836: Mutasim shifts the capital to Samarra. 837 Revolt of the Jats.
    838: Revolt of Babek in Azarbaijan suppressed.
    839: Revolt of Maziar in Tabaristan. The Muslims occupy South Italy. Capture of the city of Messina in Sicily.
    842: Death of Mutasim, accession of Wasiq.
    843: Revolts of the Arabs.
    847: Death of Wasiq, accession of Mutawakkil.
    850: Mutawakkil restores orthodoxy.
    849: Death of the Tahirid ruler Abdullah b Tahir; accession of Tahir II.
    852: Death of Abdur Rahman II of Spain;. accession of Muhammad I.
    856: Umar b Abdul Aziz founds the Habbarid rule in Sind.


    well I gave Islam time line until the year 856., mid 9th century ., So dear Altara ., would you consider all that happened in early Islam all the way to the end of 9th century is NOTHING TO DO WITH ANY VERSE OF QURAN??

    and that point three of yours is loaded
    Quote
    altara:   3). when Arabs commenced to believe that the events of the 7th c. were activated by it...

    I will not discuss until I drink the other two pints of beer

    Do not let silence become your legacy.. Question everything   
    I renounced my faith to become a kafir, 
    the beloved betrayed me and turned in to  a Muslim
     
  • Qur'anic studies today
     Reply #8501 - December 07, 2019, 01:55 PM

    Quote
    Is it.,  Quran has NOTHING TO DO (or nothing to see in it ) with the events of the 7th c.??


    Nothing.

    Quote
    Can I take that statement  as "Quran did not activate any of the events below you see in early Islam "?? in the following time period that is shown below all the way to the beginning or end  9th century


    Until 705: Death of Abdul Malik. Accession of Walid I as Caliph. 711: Conquest of Spain, Sind and Transoxiana  Quran has NOTHING TO DO (or nothing to see in it ) with the events. After, yes it has. One have inscriptions against the Romans qualified as mushrikun which is a Quranic expression in 710.
  • Qur'anic studies today
     Reply #8502 - December 07, 2019, 03:37 PM



    Interesting. "Unlike the earlier arabic script the (this/they ?) North Arabian script (Safaitic -200 +400 until Yemen) is perfectly suited for the phonology of Arabic they (?) have individual glyphs for every phoning".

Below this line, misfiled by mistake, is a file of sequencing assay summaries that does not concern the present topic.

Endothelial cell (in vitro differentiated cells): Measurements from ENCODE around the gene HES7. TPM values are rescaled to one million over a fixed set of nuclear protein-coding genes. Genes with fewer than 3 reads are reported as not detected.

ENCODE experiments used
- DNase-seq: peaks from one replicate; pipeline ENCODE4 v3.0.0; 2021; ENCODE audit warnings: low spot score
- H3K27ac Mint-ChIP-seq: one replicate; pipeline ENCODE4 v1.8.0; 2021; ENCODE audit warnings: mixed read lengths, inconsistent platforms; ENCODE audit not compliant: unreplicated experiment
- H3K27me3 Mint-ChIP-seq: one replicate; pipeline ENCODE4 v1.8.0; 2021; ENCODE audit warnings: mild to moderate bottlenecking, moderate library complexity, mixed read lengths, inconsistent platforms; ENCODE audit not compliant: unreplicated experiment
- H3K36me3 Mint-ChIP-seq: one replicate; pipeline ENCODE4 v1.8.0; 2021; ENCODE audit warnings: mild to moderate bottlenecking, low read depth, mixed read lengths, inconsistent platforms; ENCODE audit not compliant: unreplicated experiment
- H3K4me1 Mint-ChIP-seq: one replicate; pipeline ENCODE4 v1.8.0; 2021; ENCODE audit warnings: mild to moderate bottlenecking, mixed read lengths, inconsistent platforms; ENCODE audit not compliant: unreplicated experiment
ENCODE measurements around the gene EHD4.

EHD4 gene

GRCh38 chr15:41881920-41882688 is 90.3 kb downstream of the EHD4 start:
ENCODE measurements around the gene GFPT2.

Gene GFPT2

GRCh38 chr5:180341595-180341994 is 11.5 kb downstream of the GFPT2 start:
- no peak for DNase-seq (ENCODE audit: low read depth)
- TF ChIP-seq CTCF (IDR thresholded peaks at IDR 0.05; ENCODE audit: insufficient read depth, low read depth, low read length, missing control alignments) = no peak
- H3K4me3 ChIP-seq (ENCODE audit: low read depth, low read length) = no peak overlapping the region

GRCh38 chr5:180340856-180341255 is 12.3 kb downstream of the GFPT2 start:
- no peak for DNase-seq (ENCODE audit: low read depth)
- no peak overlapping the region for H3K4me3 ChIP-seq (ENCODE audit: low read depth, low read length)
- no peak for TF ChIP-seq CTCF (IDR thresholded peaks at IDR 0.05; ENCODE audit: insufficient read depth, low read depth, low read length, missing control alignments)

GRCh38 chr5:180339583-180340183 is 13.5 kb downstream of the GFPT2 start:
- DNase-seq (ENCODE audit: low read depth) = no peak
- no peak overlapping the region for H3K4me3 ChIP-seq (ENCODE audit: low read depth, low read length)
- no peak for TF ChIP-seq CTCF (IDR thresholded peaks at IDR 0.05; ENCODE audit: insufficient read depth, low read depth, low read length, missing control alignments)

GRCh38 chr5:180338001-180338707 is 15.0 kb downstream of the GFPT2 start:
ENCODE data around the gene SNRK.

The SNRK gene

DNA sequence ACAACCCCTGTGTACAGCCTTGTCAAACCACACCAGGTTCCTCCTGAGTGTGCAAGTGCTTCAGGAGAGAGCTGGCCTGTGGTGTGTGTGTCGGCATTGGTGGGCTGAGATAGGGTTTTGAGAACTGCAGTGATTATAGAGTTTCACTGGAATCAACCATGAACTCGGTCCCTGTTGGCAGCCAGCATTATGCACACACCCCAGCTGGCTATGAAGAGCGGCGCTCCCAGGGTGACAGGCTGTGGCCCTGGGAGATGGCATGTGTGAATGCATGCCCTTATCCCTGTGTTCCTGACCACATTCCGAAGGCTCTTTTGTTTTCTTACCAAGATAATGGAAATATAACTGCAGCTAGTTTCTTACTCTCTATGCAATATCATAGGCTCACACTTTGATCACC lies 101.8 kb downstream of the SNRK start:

Question is why there is a considerable regression with the later Quranic script which necessitates to be readable, to have exteriors devices (dots, vowels signs) ?
  • Qur'anic studies today
     Reply #8503 - December 07, 2019, 04:31 PM

    1/Looking at tha arabic script it is clear that inspiration from Aramaic helped develop it. Ok, the lettertypes came from Nabatean (as Nehmé has proven), but without the Aramaic example, difficult to imagine the script evolving out of Nabatean the way it did.

    2/ The ambiguity might have been wanted. It gives a sacrality to the text and favors the insiders: they alone had power over the text.
  • Qur'anic studies today
     Reply #8504 - December 07, 2019, 04:56 PM

    Quote
    Interesting. "Unlike the earlier arabic script the (this/they ?) North Arabian script (Safaitic -200 +400 until Yemen) is perfectly suited for the phonology of Arabic they (?) have individual glyphs for every phoning".
    Question is why there is a considerable regression with the later Quranic script which necessitates to be readable, to have exteriors devices (dots, vowels signs) ?

    1/Looking at tha arabic script it is clear that inspiration from Aramaic helped develop it. Ok, the lettertypes came from Nabatean (as Nehmé has proven), but without the Aramaic example, difficult to imagine the script evolving out of Nabatean the way it did.

    2/ The ambiguity might have been wanted. It gives a sacrality to the text and favors the insiders: they alone had power over the text.



    https://mobile.twitter.com/Safaitic/status/1203236336741818368

    Hmm in that above video : Ahmad Al-Jallad, that TRI Lunchtime Lecture ........Death and Remembrance in Pre-Islamic Arabia Allat God?  or goddess??    If it is pre Islamic ., Then Arabic language is well developed in Yemen   and that is before the birth of Quran manuscripts

    Do not let silence become your legacy.. Question everything   
    I renounced my faith to become a kafir, 
    the beloved betrayed me and turned in to  a Muslim
     
  • Qur'anic studies today
     Reply #8505 - December 07, 2019, 09:34 PM

    1/Looking at tha arabic script it is clear that inspiration from Aramaic helped develop it. Ok, the lettertypes came from Nabatean (as Nehmé has proven), but without the Aramaic example, difficult to imagine the script evolving out of Nabatean the way it did.


    Yes. That Nehmé and Jallad deny vigorously.